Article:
Brené Brown, Ph.D., is a research professor at the University of Houston Graduate College of Social Work. She has spent the past decade studying vulnerability, courage, worthiness, and shame. After many years of research she thinks that vulnerability is our most accurate measurement of courage.
Brown says (4.7) that Vulnerability is the birthplace of innovation, creativity and change. She distinguishes between shame and guilt. Shame is a focus on self and guilt is a focus on behavior. Shame is “I am bad”. Guilt is “I did something bad”. If you do something bad to somebody and then say “I’m sorry I made a mistake” you are saying “I made a mistake”. If you are feeling shame you are essentially saying “I’m sorry – I am a mistake”. Brown says that shame is highly correlated with addiction, depression, violence, aggression, bullying, suicide, eating disorders. More importantly, guilt is inversely correlated with those things.
Brown refers to a quote from Theodore Roosevelt that is often referred to as the “man in the arena” quote. I’ve included the full quote here because it is very important:
It is not the critic who counts; not the man who points out how the strong man stumbles, or where the doer of deeds could have done them better. The credit belongs to the man who is actually in the arena, whose face is marred by dust and sweat and blood, who strives valiantly; who errs and comes short again and again; because there is not effort without error and shortcomings; but who does actually strive to do the deed; who knows the great enthusiasm, the great devotion, who spends himself in a worthy cause, who at the best knows in the end the triumph of high achievement and who at the worst, if he fails, at least he fails while daring greatly. So that his place shall never be with those cold and timid souls who know neither victory nor defeat.
This may seem very obvious to some of you but for many others this is a critical concept that you need to grasp. There is a big difference between players and spectators. There’s also a big difference between players and people that are on the periphery of the players (like advisors, commentators, reporters, etc.). We should all be players in at least one arena. We all have different strengths and weaknesses and therefore we can all be players in the arena where our natural talent is a perfect match with our passion. After identifying the game that fits this criteria we need to find the courage to become a player in that game and not just a spectator or advisor, commentator all reporter.
Brown says that we it is likely that we all feel shame the same way. We think that people that do not feel shame are people that lack the capacity for empathy. She says that for women shame is to “do it all, do it perfectly and never let them see you sweat”. Shame for women is an unattainable expectation of who and what we are supposed to be and it’s a straitjacket. For men shame is always showing emotional control. Brown says that it is always the player in the arena that may succeed or may fail but, either way, is doing it with dignity. She says that it is tempting to sit back and say “I will step into the arena when I’m bulletproof perfect”. However, even if you did become bulletproof then step into the arena she says, that’s not what we want to see. We want to be there with you and across from you when you dare greatly.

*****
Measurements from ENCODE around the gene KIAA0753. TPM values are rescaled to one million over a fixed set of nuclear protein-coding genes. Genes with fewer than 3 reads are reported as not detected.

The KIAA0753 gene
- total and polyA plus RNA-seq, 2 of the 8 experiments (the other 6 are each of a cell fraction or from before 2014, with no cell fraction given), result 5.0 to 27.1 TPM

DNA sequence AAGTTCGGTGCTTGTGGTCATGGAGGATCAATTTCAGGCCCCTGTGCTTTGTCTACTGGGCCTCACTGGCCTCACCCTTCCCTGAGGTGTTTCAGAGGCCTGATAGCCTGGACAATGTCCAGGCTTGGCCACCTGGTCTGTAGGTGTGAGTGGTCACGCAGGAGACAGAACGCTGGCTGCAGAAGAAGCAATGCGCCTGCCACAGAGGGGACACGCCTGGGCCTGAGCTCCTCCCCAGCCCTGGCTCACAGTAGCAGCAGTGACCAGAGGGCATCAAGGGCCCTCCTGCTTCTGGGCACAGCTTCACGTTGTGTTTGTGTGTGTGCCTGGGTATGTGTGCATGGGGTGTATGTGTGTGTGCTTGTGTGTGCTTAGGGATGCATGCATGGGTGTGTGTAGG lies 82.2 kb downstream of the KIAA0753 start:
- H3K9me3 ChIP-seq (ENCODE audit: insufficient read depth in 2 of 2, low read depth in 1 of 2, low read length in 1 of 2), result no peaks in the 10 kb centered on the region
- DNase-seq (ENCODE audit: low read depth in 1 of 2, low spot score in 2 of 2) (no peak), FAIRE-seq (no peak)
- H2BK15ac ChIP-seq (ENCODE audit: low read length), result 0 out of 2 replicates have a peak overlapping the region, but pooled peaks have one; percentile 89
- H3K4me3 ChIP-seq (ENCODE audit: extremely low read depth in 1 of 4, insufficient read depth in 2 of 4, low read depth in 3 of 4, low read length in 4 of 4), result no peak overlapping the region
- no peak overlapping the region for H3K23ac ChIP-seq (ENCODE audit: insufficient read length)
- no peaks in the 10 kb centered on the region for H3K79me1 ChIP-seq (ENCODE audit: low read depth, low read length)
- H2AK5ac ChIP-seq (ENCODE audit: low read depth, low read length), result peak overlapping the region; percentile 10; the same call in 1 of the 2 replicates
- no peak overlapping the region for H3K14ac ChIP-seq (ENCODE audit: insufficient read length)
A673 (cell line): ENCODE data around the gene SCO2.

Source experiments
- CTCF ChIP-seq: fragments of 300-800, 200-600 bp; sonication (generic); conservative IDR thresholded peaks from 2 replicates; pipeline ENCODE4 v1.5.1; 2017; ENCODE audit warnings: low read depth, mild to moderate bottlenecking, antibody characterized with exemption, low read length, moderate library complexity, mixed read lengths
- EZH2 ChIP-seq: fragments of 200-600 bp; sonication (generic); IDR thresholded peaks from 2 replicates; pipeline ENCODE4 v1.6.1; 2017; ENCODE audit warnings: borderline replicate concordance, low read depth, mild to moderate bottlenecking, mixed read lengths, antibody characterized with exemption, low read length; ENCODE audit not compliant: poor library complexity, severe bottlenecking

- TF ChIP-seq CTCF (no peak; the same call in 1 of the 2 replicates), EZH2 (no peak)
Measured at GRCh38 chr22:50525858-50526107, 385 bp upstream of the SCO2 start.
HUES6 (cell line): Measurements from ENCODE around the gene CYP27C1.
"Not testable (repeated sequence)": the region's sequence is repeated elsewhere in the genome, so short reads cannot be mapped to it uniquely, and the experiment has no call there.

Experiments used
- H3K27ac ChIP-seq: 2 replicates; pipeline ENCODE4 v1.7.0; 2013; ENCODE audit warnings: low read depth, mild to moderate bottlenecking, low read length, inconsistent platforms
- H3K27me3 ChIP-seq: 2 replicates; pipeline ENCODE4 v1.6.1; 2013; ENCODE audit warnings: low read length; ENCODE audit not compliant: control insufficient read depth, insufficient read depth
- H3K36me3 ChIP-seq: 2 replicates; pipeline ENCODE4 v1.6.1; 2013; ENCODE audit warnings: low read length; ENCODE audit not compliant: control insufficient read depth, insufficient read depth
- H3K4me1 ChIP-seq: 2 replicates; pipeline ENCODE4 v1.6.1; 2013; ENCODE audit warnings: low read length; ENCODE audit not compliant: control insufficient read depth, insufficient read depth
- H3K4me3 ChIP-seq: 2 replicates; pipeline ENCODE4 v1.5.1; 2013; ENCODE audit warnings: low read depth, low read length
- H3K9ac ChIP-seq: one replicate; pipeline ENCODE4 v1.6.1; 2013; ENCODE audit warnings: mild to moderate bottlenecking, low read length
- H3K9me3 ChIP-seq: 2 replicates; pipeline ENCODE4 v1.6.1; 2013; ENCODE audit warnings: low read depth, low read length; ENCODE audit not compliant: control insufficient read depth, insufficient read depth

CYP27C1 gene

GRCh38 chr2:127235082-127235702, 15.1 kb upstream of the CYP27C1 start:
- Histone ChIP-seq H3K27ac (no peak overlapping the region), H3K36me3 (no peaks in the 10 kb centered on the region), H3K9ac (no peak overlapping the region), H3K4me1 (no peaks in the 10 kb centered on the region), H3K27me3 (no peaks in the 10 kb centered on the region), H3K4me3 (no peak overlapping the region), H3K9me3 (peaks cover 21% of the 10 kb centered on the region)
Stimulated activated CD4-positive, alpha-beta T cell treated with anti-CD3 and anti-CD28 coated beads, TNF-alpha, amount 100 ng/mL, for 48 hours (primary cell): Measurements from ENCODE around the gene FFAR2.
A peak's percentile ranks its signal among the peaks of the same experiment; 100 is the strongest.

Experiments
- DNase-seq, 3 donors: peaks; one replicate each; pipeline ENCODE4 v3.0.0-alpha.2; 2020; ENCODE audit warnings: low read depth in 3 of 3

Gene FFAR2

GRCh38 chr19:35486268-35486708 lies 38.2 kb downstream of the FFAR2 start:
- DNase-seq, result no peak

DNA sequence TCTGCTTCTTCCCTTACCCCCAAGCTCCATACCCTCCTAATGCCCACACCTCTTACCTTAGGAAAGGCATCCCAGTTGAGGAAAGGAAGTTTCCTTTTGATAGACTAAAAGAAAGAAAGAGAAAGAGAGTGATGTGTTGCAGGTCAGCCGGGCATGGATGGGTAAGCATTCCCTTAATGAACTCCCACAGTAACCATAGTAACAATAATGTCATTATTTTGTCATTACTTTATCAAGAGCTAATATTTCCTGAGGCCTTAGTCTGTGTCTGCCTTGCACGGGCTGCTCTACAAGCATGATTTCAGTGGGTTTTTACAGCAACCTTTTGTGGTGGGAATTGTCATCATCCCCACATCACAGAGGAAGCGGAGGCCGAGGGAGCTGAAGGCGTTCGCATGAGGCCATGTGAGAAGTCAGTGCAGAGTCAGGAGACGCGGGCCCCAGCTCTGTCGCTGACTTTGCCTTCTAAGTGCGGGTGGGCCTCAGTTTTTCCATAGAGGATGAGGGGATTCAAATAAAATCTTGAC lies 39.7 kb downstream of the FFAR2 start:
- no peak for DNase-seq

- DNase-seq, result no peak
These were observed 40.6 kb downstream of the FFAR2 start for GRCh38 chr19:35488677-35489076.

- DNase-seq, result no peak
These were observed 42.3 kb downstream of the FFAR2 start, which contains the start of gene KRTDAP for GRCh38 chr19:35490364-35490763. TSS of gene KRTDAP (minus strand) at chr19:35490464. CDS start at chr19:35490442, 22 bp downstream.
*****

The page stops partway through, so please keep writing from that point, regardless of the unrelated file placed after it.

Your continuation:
If you want to live an MPI life it may mean that you want to “go big” or, at the very least, do something that involves stepping out of your comfort zone. At some point in time you will feel vulnerable and you will need courage.
The reason the words courage and vulnerability have been combined is because it’s impossible to have one without the other. Vulnerability is not weakness – it’s courage. It’s the decision to have the courage to expose yourself to uncertainty and be ready for the challenge of dealing with the result.
When a football player (in rugby, American football, Australian football) is in a situation where they are waiting to catch a ball while knowing that one or more other players are running right at them and knowing that they will definitely collide with them, this player is showing enormous courage because he is making himself vulnerable to significant physical injury. The courage to be vulnerable and risk so much is the specific act that earns this player the most respect from the other players and the fans. Although some fans and commentators will talk about the big hit that was made by the other player t we all know that crashing into somebody that is totally defenseless requires absolutely zero courage while, on the other hand, waiting for the ball in a defenseless position knowing that you’re going to get hit requires enormous courage.
When Rosa Parks refused to get off the bus she made a decision in that instant to make herself incredibly vulnerable. The man that stood in front of the Chinese tanks on the day after the Tiananmen Square massacre decided to make himself so vulnerable that he was prepared to die for what he believed in. Do you doubt his commitment in any way? Are you this committed to your goal?
Take the opportunity, for a moment, to put yourself in the shoes of the man standing in front of those tanks and consider what he is fighting for and what it means to him. Put yourself in the shoes of Rosa Parks in that moment on the bus and consider what was going through her mind. Think about how meaningful the goal is to them in their minds. Think about how good it must feel to know that you are putting 100% of your existence into a goal that means that much to you and has consequences for the lives of millions of other people. These are average people that had the courage to do extraordinary things.
Next article in this series: “The Growth Mindset”